Here's what the poll predicted:
1. Harvard (7 first-place votes), 126 points
2. Penn (9) 119
3. Dartmouth 83
4. Yale 81
5. Princeton 79
6. Brown (1) 61
7. Columbia 43
8. Cornell 20
Here's how the season turned out:
1. Princeton 6-1, 8-2
1. Penn 6-1, 7-3
3. Harvard 5-2, 7-3
4. Brown 3-4, 4-6
4. Yale 3-4, 3-7
6. Cornell 2-5, 4-6
6. Columbia 2-5, 3-7
8. Dartmouth 1-6, 4-6
The biggest riser? Princeton.
The only team that finished exactly where predicted? Yale.
The biggest faller? You don't want to know.
•This isn't the place for much in the way of non-sports news regarding Dartmouth but the local daily had a story a few days back about the financial health of the college and alums may be interested in the big picture while families with current and future Dartmouth students may want to drill down to a specific.
The "lede" to the Valley News story paints the big picture:
With its blue-chip roster of alumni, 10-figure endowment and annual high-school senior scrum for admissions, Dartmouth College seems stable and on course. But as 2016 comes to a close, the leaders of Dartmouth find themselves navigating some rough financial waters.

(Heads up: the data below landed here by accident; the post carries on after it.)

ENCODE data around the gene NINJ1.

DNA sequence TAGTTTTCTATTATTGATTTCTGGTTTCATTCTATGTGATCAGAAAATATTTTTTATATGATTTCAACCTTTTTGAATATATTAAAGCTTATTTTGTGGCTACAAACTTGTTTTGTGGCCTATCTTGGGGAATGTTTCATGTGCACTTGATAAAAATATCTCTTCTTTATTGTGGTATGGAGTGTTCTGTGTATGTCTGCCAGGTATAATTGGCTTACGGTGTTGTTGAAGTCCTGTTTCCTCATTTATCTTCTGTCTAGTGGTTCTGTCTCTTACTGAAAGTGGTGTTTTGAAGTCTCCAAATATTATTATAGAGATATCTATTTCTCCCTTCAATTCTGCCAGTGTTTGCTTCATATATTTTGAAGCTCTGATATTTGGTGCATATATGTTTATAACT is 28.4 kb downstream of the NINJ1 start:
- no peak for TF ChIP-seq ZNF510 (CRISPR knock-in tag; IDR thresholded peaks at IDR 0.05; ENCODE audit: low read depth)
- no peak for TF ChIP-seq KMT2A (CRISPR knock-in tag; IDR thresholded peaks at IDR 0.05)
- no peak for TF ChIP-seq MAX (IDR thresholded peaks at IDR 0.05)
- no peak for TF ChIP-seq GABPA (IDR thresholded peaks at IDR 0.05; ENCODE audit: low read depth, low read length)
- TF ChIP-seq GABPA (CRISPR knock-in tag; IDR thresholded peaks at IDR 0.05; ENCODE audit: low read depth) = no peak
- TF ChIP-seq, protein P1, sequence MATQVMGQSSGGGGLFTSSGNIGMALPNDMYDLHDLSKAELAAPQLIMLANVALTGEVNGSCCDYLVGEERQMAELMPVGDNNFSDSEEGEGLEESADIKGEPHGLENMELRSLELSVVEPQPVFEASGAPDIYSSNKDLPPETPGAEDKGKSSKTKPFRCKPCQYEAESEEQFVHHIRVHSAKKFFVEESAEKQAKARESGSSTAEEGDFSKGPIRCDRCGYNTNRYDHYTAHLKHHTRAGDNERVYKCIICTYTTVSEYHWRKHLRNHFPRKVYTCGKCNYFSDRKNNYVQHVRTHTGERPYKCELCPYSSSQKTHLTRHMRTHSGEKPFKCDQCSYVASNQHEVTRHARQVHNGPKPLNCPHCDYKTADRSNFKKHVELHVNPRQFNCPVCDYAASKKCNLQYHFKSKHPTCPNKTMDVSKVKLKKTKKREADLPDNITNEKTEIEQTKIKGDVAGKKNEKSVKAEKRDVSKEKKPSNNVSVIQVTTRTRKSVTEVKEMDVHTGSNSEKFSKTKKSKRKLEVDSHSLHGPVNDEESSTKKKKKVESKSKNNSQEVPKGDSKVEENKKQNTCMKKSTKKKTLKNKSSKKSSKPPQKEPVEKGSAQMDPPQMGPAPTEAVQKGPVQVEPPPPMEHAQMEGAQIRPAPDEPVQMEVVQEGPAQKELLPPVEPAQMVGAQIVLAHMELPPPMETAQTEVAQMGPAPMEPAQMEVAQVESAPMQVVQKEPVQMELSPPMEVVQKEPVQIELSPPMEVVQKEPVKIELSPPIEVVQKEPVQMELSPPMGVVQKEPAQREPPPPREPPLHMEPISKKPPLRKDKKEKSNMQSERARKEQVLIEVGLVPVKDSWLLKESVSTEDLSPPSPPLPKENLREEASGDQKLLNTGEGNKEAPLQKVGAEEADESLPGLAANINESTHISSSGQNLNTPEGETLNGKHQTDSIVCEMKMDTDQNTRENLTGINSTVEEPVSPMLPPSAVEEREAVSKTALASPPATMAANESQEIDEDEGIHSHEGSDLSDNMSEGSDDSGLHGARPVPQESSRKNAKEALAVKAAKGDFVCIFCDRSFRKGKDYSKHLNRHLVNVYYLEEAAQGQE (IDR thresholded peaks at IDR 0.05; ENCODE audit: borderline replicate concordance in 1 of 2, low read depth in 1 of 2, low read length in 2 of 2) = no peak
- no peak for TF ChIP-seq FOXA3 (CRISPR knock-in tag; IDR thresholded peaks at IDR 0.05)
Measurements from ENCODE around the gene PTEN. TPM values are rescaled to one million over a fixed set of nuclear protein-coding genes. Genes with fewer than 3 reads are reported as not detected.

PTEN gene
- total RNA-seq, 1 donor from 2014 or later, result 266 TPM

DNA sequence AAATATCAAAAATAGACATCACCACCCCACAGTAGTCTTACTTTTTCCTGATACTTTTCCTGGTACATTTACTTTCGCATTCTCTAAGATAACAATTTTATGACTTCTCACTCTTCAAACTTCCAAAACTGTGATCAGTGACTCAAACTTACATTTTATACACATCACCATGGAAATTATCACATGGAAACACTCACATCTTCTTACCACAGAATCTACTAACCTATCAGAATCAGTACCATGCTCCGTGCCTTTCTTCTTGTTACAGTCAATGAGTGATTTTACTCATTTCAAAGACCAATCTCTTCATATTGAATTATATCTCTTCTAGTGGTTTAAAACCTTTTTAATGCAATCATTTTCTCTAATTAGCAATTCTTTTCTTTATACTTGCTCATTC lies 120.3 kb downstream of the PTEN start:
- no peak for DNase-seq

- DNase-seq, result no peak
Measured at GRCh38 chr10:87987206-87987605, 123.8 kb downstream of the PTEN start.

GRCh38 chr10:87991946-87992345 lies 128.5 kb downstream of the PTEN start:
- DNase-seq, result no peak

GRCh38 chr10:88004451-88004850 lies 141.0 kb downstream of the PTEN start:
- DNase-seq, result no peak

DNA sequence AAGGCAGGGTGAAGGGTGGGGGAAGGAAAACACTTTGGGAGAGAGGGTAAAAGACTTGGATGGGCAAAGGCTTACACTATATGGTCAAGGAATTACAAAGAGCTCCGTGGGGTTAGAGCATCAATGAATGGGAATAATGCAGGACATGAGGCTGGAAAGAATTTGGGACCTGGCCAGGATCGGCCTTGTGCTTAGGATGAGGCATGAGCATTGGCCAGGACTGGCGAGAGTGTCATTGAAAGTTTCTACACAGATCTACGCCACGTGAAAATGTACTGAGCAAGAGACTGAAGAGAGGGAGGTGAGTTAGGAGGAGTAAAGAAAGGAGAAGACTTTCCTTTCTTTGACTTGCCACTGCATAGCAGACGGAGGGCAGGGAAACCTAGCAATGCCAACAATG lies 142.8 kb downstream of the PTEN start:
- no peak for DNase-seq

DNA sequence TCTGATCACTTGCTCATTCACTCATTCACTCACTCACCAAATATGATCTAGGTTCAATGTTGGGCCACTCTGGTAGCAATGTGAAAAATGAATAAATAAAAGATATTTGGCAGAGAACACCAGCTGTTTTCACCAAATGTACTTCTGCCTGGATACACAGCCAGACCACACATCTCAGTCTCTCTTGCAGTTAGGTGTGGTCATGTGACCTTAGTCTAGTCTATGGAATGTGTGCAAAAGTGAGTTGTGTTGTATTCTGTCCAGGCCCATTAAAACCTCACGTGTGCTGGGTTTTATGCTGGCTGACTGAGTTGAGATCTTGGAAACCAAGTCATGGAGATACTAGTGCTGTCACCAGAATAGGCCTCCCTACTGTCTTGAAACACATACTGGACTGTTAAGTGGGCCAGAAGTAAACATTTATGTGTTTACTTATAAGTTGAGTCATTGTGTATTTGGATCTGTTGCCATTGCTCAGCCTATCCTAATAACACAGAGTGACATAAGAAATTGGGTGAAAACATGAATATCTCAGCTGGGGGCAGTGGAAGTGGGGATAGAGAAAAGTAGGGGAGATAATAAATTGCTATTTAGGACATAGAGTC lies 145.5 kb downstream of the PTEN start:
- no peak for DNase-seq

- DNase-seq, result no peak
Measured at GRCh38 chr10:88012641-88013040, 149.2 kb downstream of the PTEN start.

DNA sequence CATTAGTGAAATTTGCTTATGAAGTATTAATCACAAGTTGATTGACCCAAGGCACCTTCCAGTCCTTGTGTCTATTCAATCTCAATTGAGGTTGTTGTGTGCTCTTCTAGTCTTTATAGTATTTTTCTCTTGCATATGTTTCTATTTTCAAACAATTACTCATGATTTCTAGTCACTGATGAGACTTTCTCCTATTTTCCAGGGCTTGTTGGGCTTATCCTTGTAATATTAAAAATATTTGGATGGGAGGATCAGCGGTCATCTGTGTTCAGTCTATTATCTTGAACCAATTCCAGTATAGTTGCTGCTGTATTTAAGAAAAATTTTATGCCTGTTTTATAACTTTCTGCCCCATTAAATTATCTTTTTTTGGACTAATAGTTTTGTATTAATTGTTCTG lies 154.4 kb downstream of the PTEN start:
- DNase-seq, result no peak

The college, which was founded 247 years ago, posted a net operating loss of $112 million during the fiscal year that ended June 30. A year earlier, the college experienced a $15.2 million loss.
Here's the specific for families of current and future students:
The college’s list price of direct costs — tuition, fees, room and board — was just under $58,000 when (President Phil) Hanlon took the helm at the end of fiscal 2013. During the current year, that tab has risen to $66,200.
In June 2014, Hanlon said in an interview that he would limit future tuition increases to no more than 1 percent above the rate of inflation.
Hanlon came to Hanover in the wake of a three-year stretch when tuition rose at an annual rate of about 13.7 percent. During his first four years in office, the annual rate of tuition gain has been about 3.4 percent.